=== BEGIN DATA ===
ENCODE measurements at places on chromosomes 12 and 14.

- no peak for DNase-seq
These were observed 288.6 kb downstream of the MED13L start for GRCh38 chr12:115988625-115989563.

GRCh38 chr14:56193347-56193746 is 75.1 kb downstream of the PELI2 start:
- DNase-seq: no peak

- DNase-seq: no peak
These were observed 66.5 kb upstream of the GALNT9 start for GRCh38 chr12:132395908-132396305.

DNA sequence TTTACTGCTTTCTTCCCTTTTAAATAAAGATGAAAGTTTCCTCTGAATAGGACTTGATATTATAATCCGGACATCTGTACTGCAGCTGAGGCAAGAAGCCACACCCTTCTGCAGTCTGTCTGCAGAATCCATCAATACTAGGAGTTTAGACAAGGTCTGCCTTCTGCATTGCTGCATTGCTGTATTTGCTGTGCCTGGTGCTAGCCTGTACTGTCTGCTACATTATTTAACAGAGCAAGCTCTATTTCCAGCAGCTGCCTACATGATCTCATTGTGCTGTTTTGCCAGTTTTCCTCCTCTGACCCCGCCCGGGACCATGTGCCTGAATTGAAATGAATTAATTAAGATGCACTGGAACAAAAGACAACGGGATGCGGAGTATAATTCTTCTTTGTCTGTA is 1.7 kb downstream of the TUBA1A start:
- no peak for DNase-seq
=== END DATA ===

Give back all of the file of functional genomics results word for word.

ENCODE measurements at places on chromosomes 12 and 14.

- no peak for DNase-seq
These were observed 288.6 kb downstream of the MED13L start for GRCh38 chr12:115988625-115989563.

GRCh38 chr14:56193347-56193746 is 75.1 kb downstream of the PELI2 start:
- DNase-seq: no peak

- DNase-seq: no peak
These were observed 66.5 kb upstream of the GALNT9 start for GRCh38 chr12:132395908-132396305.

DNA sequence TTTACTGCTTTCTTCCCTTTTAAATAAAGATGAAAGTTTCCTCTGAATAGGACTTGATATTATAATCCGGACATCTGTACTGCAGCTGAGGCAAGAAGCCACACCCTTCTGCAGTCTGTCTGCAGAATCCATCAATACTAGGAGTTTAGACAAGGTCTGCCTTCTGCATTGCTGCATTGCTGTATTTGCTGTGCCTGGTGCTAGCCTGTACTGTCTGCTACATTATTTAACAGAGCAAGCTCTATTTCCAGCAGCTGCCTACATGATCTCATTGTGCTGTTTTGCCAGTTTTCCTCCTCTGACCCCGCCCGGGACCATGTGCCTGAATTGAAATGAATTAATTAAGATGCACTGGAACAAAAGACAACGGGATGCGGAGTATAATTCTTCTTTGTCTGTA is 1.7 kb downstream of the TUBA1A start:
- no peak for DNase-seq